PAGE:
addition to Jones's applications for a fleet-operator
contract and for the Transportation Supervisor position
during the 2014-2015 school year, Jones applied for a
position as the School's Human Resources Director.
Id. ¶ 28. That application was rejected as
well, making three rejections for him during that school
the 2015-2016 school year began, “Jones learned that
Heineman had changed Jones's individual [driver] contract
in such a way that he would be paid $1, 000 per month less
than he had been paid the year before.” Id.
¶ 30 (emphasis omitted). Again Jones believed this
reduction in pay to have been retaliatory for his complaints
to the Board. Id. ¶ 59. In any event, Jones
found the new pay rate intolerable and “was
compelled” to give up his driver's contract.
Id. ¶ 30.
Jones left the School, he was the last nonwhite contractor
there. Id. After awarding Jones his first
driver's contract in 2005, the School never thereafter
awarded a driver's contract to a nonwhite contractor.
Id. ¶¶ 15, 21. Jones believes that no
fleet-operator contract has been awarded to a nonwhite
contractor since 1989. Id. ¶ 21. Though the
School district is 40 percent nonwhite, its “Central
Administration” is entirely white, as are all but one
principal in the district. Id. ¶ 32.
brought the instant action in this Court on August 11, 2016.
Dkt. 1. After Defendants answered and moved for partial
judgment on the pleadings, Dkt. 8, 12, Jones filed an amended
complaint on November 28, 2016. Dkt 14. The amended complaint
pleads for relief for unlawful discrimination on the bases of
race and sex under the Equal Protection Clause of the
Fourteenth Amendment, Pl.'s Am. Compl. ¶ 2, and for
unlawful retaliation, ¶¶ 58-59, a claim we construe
as arising under the First Amendment.
seeks to hold Defendants liable as follows: Count One, for
race and sex discrimination in the awarding of fleet-operator
contracts from the 2006-2007 school year through the
2014-2015 school year; Count Two, for race and sex
discrimination in rejecting Jones's 2015 application for
the Transportation Supervisor position and hiring Heineman
for its successor position; Count Three, for race
discrimination in the 2011 route reassignment; and Count
Four, for retaliation in the 2011 route reassignment and in
the 2015 pay reduction. Count Five pleads the School's
municipal liability for Counts One through Four.
moved to dismiss the official-capacity claims on January 3,
2017. Dkt. 23. Jones failed to respond to that motion, and it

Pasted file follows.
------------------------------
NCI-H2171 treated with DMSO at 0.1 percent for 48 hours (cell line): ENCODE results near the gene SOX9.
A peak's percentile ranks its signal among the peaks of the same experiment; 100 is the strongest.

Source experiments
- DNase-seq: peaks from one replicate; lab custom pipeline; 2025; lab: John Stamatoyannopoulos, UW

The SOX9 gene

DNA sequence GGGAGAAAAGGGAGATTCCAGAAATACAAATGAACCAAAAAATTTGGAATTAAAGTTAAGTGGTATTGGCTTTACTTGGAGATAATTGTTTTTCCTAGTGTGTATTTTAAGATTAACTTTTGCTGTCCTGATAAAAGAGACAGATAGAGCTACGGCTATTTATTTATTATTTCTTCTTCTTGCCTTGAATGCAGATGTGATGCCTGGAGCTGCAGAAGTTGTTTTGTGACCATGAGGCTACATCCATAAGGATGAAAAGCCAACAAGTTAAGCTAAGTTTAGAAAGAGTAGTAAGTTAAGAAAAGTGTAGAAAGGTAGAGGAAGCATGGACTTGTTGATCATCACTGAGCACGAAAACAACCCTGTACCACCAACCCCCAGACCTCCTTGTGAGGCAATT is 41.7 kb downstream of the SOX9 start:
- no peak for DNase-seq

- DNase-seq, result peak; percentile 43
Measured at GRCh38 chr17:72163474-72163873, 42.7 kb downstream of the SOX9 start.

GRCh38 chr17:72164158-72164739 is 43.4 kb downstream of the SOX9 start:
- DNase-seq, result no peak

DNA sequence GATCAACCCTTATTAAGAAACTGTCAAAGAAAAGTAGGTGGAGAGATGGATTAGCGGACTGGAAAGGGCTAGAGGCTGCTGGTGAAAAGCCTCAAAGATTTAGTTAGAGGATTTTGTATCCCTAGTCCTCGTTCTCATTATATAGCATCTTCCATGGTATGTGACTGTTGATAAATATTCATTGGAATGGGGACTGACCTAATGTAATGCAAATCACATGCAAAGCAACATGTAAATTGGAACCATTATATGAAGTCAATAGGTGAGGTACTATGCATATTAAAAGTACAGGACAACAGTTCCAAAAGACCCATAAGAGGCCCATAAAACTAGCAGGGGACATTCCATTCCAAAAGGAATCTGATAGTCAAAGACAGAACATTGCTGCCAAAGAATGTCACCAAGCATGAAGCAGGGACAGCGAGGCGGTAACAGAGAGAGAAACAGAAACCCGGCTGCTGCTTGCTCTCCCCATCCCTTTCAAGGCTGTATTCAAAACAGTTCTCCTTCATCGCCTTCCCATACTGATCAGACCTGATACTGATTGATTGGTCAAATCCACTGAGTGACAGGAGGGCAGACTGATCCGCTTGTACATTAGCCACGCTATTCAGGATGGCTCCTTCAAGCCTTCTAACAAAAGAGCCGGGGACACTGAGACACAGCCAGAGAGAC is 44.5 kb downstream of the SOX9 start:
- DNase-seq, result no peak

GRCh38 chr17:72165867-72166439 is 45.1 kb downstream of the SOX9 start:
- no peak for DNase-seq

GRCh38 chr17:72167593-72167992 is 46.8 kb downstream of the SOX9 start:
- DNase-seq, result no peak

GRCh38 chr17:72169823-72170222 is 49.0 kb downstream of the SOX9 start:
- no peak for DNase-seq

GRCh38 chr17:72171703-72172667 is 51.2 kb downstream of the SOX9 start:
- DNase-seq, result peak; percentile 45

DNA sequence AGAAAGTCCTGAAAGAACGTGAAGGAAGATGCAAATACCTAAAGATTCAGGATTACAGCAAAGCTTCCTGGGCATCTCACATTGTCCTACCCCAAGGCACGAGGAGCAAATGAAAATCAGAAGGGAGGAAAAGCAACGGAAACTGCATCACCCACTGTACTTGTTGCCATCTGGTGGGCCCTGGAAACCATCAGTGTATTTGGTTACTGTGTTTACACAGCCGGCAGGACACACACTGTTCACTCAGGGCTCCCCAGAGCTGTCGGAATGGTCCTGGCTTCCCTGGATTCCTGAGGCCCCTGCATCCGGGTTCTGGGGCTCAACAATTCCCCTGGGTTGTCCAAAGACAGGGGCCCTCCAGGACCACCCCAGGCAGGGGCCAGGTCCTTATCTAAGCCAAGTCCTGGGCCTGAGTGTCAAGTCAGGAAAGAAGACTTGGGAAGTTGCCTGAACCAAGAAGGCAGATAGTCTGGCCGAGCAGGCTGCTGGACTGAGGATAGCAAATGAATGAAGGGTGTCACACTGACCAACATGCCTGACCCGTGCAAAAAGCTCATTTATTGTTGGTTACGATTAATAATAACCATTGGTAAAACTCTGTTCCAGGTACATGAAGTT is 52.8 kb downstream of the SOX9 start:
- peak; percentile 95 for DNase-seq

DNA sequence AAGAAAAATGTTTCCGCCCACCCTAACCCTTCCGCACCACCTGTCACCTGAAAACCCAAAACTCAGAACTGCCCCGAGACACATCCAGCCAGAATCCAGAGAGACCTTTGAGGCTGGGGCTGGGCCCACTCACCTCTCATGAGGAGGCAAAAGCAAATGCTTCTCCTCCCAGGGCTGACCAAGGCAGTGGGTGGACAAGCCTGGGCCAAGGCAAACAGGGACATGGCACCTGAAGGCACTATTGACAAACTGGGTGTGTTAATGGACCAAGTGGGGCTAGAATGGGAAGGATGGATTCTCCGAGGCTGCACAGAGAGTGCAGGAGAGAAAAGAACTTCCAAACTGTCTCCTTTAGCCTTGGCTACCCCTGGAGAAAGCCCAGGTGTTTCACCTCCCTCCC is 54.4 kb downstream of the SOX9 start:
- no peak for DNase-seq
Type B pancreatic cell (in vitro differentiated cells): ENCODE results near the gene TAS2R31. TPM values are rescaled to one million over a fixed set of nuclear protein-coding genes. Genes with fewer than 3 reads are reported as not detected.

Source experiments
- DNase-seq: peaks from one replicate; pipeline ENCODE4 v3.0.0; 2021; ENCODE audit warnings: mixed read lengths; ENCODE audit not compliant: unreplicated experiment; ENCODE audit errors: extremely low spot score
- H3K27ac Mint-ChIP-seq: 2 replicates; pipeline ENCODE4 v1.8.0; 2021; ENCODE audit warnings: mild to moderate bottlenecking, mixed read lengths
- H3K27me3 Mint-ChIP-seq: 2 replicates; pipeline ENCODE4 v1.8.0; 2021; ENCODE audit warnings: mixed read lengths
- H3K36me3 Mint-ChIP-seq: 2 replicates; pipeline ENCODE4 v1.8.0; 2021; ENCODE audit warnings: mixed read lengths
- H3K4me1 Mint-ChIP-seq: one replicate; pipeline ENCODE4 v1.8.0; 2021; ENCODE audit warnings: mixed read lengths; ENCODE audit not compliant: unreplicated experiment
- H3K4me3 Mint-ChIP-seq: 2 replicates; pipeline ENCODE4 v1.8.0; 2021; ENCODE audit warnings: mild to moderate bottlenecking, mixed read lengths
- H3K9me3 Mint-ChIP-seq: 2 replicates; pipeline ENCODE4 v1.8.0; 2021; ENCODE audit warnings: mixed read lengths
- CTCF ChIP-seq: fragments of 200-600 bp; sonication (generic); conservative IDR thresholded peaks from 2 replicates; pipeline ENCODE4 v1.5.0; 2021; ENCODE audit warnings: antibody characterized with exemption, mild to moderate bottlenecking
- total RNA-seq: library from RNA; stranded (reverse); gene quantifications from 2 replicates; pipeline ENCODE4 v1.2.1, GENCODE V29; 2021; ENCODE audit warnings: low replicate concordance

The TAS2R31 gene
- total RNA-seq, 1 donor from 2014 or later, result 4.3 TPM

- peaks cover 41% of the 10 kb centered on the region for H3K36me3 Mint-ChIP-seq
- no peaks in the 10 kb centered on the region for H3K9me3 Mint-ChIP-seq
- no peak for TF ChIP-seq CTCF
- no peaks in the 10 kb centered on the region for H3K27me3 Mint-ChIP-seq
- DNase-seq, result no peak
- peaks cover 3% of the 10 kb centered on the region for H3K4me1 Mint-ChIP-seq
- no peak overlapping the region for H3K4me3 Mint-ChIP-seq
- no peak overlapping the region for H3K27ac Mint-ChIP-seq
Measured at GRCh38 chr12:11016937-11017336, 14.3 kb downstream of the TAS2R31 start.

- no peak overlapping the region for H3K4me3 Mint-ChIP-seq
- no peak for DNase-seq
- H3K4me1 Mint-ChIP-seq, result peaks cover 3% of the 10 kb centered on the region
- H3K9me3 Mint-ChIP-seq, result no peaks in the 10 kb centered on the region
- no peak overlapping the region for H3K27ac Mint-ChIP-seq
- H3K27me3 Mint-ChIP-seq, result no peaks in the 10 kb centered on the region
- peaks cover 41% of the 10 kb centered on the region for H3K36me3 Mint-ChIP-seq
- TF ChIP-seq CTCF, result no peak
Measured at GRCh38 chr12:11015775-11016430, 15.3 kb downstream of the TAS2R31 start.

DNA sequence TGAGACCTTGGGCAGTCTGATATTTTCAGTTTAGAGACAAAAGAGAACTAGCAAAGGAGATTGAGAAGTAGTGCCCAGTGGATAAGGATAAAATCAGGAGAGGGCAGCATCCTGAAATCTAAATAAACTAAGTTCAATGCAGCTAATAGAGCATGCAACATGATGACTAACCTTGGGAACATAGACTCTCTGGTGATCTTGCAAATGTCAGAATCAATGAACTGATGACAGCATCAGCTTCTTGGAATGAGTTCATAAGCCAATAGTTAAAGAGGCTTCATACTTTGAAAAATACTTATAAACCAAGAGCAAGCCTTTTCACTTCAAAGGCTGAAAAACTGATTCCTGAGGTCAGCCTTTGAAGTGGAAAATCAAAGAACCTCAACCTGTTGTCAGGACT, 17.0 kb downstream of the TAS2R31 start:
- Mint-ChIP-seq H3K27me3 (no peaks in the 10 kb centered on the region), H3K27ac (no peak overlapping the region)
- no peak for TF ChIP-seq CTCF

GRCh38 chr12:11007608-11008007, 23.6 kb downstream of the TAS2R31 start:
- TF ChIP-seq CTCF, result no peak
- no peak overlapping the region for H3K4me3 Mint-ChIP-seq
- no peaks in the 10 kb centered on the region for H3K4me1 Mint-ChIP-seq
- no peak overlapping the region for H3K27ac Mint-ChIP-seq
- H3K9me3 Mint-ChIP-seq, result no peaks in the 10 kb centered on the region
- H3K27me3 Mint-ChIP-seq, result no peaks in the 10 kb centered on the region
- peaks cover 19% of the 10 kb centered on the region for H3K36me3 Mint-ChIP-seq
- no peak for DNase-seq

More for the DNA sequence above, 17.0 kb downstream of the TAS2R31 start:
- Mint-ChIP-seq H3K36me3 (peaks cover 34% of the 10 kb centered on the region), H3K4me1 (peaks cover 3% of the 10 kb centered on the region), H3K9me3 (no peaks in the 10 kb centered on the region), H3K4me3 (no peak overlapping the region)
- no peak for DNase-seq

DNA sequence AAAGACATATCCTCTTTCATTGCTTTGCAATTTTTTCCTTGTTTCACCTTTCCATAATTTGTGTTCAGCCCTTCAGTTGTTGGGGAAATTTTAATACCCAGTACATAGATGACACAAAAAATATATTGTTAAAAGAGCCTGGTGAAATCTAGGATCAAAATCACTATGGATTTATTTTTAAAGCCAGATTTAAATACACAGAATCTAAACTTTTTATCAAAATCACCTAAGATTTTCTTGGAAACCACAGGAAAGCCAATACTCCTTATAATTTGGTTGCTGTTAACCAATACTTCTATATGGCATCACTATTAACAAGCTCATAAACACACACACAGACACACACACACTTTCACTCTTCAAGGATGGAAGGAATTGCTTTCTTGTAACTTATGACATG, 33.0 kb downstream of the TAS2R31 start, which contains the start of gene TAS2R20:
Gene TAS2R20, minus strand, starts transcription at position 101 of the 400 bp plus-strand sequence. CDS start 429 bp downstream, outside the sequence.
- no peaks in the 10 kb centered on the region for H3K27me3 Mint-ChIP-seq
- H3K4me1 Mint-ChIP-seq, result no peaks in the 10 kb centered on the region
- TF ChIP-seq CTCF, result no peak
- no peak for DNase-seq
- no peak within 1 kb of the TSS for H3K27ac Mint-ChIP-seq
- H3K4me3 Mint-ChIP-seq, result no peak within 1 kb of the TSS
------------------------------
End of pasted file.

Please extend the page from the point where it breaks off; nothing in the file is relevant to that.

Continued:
is therefore considered unopposed.
pleading that states a claim to relief must contain . . . a
short and plain statement of the claim showing that the
pleader is entitled to relief . . . .” Fed.R.Civ.P.
8(a); Adams v. City of Indianapolis, 742 F.3d 720,
728 (7th Cir. 2014). A motion to dismiss for failure to state
a claim under Federal Rule of Civil Procedure 12(b)(6)
“test[s] the legal sufficiency of a complaint.”
Triad Assocs., Inc. v. Chi. Hous. Auth., 892 F.2d
583, 586 (7th Cir. 1989), abrogated on other grounds by
Bd. of Cnty. Comm'rs v. Umbehr, 518 U.S. 668 (1996).
To survive dismissal,
a complaint must “state a claim to relief that is
plausible on its face.” Bell Atl. Corp. v.
Twombly, 550 U.S. 544, 570 (2007). “A claim has
facial plausibility when the plaintiff pleads factual content
that allows the court to draw the reasonable inference that
the defendant is liable for the misconduct alleged.”
Ashcroft v. Iqbal, 556 U.S. 662, 678, (2009).
Factual allegations are accepted as true at the pleading
stage, but “allegations in the form of legal
conclusions are insufficient to survive a Rule 12(b)(6)
motion.” McReynolds v. Merrill Lynch & Co.,
Inc., 694 F.3d 873, 885 (7th Cir.2012) (citing
Iqbal, 556 U.S. at 678). . . . “Where a
complaint pleads facts that are ‘merely consistent
with' a defendant's liability, it ‘stops short
of the line between possibility and plausibility of
entitlement to relief.'” [Iqbal, 556 U.S.
at 678] (quoting Twombly, 550 U.S. at 557) . . . .
Adams, 742 F.3d at 728.
as here, the deadline for amending a complaint as of right
has passed, Fed.R.Civ.P. 15(a)(1)(B), further amendment
requires leave of court or the defendants' consent.
Id. at (a)(2). “Although leave to file a
second amended complaint should be granted liberally, a
district court may deny leave for several reasons including .
. . futility of amendment.” Dubicz v. Commonwealth
Edison Co., 377 F.3d 787, 792 (7th Cir. 2004)